Stephen Tall has a characteristically thoughtful response to my strident call for the OBR to go deeper into evaluating party policy. His major objection is that we run the risk of “politicizing” the OBR.

This is an important risk, and one that echoes warnings given by the IEA and Ryan Bourne amongst others.  Ryan on a ConservativeHome piece has already pointed out the ineluctable political choices behind making fiscal forecasts, picking that usual Conservative favourite, dynamic responses to tax cuts (i.e. the Laffer curve).  Such people never tend to pick the idea that spending on science and infrastructure might boost the economy.

I find this frustrating because I was aware of this political intention all of five years ago.  What people don’t seem willing to see is that the OBR has already been put in a politicized position, by the partial analysis it is forced to carry out. This is not manifested through the accuracy or partiality of its economic forecasts, where it stands on the IEA PanGlossian “tax cuts pay for themselves” view (which isn’t working out all that well right now).  It comes from the way it can allow any Departmental Spending total the government wants (or needs) to be shoved in there, without scrutiny.

Consider this.  Suppose there were to be a slowdown but the government still wanted to be able to proclaim the same borrowing totals.  Given AME rising and tax falling, this would mean the OBR pencilling in still lower RDEL numbers.  This could go on without limit.  There is currently nothing in the set up that prevents a government proclaiming that it has announced a highly credible plan, with spending totals that we know are quite impossible.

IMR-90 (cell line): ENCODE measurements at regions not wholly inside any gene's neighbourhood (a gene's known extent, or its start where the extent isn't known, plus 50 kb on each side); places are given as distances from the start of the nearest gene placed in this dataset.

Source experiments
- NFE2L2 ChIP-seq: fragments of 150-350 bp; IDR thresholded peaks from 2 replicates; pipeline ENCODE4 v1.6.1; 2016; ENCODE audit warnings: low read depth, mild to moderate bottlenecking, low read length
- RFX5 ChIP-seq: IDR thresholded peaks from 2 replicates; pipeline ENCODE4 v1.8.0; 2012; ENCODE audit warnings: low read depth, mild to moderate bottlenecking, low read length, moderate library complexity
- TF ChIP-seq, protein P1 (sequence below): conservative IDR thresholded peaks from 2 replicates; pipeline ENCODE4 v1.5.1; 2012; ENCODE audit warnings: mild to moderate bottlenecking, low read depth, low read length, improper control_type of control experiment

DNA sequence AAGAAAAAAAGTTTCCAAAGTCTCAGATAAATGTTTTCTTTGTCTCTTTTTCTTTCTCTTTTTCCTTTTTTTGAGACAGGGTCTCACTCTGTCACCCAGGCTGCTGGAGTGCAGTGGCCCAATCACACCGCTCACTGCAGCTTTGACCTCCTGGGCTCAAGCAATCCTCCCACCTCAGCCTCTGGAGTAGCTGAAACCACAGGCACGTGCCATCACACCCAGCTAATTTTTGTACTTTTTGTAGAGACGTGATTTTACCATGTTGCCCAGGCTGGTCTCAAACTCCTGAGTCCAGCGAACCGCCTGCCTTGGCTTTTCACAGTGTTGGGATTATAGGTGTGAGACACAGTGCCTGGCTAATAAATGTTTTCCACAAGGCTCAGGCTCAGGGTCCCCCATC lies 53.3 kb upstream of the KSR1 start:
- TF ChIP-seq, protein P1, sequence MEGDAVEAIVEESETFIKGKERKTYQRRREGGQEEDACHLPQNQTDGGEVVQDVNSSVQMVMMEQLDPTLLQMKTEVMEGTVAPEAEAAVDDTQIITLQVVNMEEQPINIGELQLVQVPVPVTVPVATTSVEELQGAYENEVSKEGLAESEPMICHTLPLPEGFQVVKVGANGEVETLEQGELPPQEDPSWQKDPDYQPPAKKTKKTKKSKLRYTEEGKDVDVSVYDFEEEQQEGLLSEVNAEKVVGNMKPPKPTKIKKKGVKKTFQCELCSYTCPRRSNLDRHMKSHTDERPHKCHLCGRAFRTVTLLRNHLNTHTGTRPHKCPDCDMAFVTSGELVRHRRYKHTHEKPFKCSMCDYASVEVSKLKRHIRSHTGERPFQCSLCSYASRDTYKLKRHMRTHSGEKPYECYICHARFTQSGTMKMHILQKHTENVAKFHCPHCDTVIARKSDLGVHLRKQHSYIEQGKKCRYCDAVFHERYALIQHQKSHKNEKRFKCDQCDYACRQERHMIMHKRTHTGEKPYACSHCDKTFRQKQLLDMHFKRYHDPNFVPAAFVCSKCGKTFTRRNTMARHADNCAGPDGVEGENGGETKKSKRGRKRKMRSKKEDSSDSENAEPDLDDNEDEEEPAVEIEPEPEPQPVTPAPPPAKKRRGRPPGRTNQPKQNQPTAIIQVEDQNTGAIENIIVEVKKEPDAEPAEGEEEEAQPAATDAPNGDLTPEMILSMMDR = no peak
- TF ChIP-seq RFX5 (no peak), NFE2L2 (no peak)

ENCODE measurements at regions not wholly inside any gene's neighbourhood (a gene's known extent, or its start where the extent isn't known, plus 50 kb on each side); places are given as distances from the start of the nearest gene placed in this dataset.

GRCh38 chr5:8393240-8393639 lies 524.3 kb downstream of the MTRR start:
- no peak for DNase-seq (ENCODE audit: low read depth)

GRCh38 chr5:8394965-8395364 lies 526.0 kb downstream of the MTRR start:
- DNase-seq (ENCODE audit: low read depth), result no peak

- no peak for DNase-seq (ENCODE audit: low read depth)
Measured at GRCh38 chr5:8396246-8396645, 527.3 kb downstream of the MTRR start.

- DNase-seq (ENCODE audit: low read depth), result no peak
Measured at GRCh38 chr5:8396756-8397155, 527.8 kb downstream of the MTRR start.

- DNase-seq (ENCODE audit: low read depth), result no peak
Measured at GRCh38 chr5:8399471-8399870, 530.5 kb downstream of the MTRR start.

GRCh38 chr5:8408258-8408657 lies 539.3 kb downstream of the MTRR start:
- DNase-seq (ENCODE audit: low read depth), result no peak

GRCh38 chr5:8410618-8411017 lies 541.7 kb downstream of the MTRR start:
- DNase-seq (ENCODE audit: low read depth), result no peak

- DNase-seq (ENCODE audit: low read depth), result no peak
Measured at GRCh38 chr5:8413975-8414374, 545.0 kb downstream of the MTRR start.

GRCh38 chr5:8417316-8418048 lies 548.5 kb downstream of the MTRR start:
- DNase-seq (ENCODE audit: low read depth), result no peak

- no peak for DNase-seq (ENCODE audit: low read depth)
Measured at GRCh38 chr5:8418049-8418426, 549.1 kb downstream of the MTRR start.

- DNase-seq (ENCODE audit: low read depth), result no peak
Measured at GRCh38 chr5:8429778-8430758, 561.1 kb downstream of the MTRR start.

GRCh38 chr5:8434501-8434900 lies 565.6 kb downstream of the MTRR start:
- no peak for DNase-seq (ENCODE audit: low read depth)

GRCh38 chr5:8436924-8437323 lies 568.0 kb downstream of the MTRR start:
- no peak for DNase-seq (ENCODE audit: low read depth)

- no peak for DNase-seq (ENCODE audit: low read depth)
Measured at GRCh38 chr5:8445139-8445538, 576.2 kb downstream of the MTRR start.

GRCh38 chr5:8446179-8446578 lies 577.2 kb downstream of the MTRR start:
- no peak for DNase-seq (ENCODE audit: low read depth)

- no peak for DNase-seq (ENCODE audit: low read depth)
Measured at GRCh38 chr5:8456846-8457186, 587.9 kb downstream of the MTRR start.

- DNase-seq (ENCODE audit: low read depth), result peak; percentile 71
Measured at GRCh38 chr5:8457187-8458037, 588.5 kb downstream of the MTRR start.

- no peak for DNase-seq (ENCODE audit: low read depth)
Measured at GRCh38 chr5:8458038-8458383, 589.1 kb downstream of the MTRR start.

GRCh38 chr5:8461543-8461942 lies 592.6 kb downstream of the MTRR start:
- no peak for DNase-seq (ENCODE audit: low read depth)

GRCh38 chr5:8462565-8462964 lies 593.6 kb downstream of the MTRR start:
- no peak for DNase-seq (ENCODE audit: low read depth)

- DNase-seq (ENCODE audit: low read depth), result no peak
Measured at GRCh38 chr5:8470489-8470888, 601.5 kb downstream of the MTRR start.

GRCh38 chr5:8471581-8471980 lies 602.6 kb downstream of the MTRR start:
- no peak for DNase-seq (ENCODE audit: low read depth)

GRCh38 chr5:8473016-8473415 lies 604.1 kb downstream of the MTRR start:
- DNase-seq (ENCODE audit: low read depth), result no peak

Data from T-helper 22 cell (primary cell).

A government being able to sway the fiscal debate without limit is what the OBR was set up to prevent.  The implicit assumption is that *any* departmental spending total can be hit, it is just a ‘political’ choice to do so, therefore the OBR can butt out.

This tactic is already working.  Much of the media narrative is already limited to “how does whichever government hit these totals?” The idea that there are other totals – very different ones – that are much more in line with “fiscal credibility” doesn’t get an airing.

Politicization or the absence of proper rounded scrutiny is a risk: Stephen and others are right about that. I felt fairly lonely warning about that risk in 2009. But it is a risk that is at its greatest if an institution is allowed to be created with an incomplete remit.  As I must have said before, it is in the questions deliberately unasked that the real political choices are made.

 

 

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